Philippine peso extends rout ahead of policy meeting, Asian currencies mixed

Philippine peso extends rout ahead of policy meeting, Asian currencies mixed
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BENGALURU (June 21): The Philippine peso bucked a broad recovery in Asian markets on Tuesday, as the country's central bank was seen raising interest rates at a slower pace than its global peers, while other regional currencies were mixed against a weaker US dollar.

A Reuters poll showed that the Philippine central bank will raise rates by a 25 basis points (bps) in June, but some surveyed economists saw a 50bps hike in the face of a depreciating peso, which is down nearly 6% this year.

The peso was set for its fifth straight session of losses on Tuesday, dipping 0.4% to hit its lowest since October 2018.

In Indonesia, the rupiah snapped a five-day losing run to rise 0.3%, leading gains in the region.

Another Reuters poll showed that Bank Indonesia, which has maintained a relatively dovish stance to rate hikes, will leave its key rate unchanged in June, with only a few economists betting on a 25bps rate rise to stem imported inflation.

Broadly though, a tepid US dollar provided emerging currencies with some breathing space, with Malaysian ringgit up 0.1% and Singapore's dollar 0.2% higher.

South Korea's won reversed course to dip 0.1%.

Oil prices rose 1%, pressuring the energy-sensitive Thai baht and Indian rupee.

The baht dropped to its lowest levels since January 2017, down 0.3%, while the rupee slipped 0.1%.

"We expect INR, THB, and PHP to be more vulnerable given the deficit in their basic balance positions," analysts at TD Securities said.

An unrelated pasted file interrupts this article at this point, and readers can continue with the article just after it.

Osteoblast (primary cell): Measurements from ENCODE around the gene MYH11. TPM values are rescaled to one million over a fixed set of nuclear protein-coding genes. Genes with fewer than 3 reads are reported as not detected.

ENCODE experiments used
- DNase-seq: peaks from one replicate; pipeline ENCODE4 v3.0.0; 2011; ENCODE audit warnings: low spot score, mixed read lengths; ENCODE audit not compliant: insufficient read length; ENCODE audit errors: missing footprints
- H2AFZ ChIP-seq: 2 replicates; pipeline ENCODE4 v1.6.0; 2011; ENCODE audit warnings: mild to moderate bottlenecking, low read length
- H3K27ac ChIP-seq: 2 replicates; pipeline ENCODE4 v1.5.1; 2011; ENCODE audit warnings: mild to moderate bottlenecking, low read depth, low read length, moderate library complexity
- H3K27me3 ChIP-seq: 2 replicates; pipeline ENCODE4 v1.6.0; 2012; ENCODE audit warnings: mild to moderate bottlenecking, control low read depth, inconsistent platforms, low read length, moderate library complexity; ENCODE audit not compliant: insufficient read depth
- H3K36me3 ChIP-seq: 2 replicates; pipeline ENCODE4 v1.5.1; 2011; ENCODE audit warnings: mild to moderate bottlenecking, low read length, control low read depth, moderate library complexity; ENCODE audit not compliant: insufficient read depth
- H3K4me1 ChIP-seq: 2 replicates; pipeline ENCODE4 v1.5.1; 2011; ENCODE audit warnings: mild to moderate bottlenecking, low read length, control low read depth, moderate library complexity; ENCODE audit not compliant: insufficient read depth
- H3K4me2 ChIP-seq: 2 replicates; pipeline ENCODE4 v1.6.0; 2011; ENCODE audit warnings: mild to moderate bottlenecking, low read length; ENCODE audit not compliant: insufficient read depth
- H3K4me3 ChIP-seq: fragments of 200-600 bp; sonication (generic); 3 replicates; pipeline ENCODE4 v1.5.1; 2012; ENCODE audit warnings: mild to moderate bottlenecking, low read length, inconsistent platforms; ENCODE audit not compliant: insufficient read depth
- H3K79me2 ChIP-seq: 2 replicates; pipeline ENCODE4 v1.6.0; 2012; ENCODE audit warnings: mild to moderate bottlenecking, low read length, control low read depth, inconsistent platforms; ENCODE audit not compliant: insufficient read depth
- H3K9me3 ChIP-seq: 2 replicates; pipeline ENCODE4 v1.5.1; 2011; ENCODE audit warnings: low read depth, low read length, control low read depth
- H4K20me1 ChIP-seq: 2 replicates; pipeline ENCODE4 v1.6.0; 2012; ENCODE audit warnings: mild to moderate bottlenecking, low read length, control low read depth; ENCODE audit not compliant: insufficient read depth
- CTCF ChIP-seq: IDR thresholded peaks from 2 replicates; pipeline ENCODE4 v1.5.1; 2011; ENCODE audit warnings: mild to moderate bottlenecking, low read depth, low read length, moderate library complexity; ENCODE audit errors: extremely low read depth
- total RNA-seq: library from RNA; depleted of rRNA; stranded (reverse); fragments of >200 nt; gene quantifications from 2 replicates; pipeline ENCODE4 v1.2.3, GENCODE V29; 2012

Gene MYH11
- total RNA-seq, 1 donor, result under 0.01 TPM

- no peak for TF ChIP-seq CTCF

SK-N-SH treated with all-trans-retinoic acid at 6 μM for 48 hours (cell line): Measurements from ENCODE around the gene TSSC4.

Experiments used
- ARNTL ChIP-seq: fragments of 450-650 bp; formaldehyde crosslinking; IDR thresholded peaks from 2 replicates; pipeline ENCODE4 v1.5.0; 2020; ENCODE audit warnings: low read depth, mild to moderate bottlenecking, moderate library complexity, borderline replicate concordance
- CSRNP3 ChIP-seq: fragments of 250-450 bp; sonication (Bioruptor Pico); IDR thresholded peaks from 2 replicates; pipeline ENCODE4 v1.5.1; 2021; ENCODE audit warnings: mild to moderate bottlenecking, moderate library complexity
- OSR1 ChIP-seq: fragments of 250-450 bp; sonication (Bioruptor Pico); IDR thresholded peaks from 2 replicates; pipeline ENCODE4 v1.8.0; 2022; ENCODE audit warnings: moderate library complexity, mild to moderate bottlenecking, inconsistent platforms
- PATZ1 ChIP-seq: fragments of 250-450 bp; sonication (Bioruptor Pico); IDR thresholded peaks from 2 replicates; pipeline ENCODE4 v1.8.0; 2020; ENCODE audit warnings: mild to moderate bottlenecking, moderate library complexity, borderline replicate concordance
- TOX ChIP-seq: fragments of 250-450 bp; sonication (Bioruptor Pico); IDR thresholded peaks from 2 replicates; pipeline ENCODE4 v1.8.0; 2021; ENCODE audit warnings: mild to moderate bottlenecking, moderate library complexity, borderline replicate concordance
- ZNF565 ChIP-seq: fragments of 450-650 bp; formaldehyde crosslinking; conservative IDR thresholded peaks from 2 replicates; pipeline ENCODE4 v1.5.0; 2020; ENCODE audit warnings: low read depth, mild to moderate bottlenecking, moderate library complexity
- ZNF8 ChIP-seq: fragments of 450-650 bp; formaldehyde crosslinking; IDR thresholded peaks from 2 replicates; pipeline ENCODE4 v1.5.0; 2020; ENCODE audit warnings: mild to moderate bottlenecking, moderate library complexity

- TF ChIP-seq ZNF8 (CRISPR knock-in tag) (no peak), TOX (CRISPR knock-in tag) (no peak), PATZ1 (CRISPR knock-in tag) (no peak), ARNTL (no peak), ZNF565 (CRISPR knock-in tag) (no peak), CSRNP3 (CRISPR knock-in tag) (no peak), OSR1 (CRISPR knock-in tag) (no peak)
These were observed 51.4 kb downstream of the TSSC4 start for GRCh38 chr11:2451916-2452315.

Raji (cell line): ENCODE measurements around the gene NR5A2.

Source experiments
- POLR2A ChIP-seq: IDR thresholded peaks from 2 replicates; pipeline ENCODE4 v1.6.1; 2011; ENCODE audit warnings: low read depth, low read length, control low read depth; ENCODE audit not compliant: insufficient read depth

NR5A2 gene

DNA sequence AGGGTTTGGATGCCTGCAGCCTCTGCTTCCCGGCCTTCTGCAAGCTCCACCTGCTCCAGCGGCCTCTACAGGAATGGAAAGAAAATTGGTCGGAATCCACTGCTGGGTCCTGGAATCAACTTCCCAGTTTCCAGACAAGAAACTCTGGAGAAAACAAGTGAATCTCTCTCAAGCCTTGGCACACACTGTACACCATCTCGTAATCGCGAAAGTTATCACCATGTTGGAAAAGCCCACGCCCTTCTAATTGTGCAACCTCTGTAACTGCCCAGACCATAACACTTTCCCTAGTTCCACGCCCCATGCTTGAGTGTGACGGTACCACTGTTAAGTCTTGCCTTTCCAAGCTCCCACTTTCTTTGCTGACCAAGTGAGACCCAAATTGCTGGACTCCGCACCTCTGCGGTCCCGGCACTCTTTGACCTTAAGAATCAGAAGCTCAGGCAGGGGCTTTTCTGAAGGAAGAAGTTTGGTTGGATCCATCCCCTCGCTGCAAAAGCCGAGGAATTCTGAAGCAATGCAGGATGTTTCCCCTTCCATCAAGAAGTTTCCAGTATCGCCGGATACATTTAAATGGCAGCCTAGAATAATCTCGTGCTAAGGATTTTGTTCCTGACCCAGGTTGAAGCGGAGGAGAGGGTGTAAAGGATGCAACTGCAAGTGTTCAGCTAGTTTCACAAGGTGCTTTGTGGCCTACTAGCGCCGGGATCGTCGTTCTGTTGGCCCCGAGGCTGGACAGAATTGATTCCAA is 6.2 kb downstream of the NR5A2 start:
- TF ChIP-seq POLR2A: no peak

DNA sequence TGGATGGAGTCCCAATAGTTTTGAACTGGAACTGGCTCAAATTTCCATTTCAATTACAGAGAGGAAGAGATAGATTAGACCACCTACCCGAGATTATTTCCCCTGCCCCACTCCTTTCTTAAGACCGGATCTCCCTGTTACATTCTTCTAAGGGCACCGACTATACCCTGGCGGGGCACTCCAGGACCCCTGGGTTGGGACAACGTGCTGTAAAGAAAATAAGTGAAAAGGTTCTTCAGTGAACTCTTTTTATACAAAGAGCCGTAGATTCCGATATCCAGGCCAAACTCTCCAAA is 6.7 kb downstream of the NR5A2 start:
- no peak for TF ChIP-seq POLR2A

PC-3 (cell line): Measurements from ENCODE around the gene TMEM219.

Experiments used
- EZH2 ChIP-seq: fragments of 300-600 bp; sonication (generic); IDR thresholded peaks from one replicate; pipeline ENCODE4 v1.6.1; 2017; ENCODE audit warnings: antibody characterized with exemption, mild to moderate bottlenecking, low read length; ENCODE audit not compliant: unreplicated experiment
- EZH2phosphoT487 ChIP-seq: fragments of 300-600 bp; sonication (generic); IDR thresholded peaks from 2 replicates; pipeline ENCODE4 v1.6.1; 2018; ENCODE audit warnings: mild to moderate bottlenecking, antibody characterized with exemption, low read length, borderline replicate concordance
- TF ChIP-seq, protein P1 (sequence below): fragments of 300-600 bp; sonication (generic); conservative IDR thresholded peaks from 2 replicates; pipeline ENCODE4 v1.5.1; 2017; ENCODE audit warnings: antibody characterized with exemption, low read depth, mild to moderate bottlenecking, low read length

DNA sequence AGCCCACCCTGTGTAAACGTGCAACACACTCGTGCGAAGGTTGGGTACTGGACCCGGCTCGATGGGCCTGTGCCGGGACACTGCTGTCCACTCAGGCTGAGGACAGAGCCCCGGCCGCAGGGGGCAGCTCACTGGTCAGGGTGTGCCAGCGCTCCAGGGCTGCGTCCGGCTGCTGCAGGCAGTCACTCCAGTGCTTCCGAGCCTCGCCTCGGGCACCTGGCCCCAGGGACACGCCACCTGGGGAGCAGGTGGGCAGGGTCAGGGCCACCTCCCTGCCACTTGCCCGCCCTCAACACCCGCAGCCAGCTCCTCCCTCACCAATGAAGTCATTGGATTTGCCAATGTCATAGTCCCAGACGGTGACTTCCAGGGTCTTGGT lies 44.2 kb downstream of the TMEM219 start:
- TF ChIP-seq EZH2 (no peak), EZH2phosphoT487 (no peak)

Meanwhile, an index tracking Asian emerging markets (EMs) inched higher from a five-week low. The MSCI's broadest index of Asia-Pacific shares outside Japan rose 1.3% and was set for its best day in around two weeks.

"Markets are taking a pause to re-assess the Fed's outlook and forward growth risks. Some market participants are likely also adding back positions after last week's broad selloff," said Duncan Keng Han Tan, a rates strategist at DBS Bank.

EMs have been roiled by a selloff in the past week, haunted by global recession fears after an outsized rate hike from the US Federal Reserve fuelled more urgency to tighten monetary policy in the region.

Central banks in Australia and South Korea, too, stepped up their hawkish response and flagged increased tightening ahead to tame rising inflation.

However, TD Securities' analysts said EM central banks do not have to jump to the Fed's tune as quickly or to the same extent as they previously did.

"USD borrowing costs remain relatively low for many EMs, reducing some of the urgency to raise rates."

On Tuesday, equities in Malaysia, Thailand, Singapore and Indonesia rose between 0.7%-0.8%, while those in South Korea and India were up nearly 1%.

The Philippine index was the top underperformer, down up to 1.2% and touching its lowest since May 2021.

Looking ahead, investors' focus will be on central bank meetings in Thailand and Indonesia later in the week, as well as Federal Reserve Chair Jerome Powell's semi-annual monetary policy testimony before the Senate Banking Committee.


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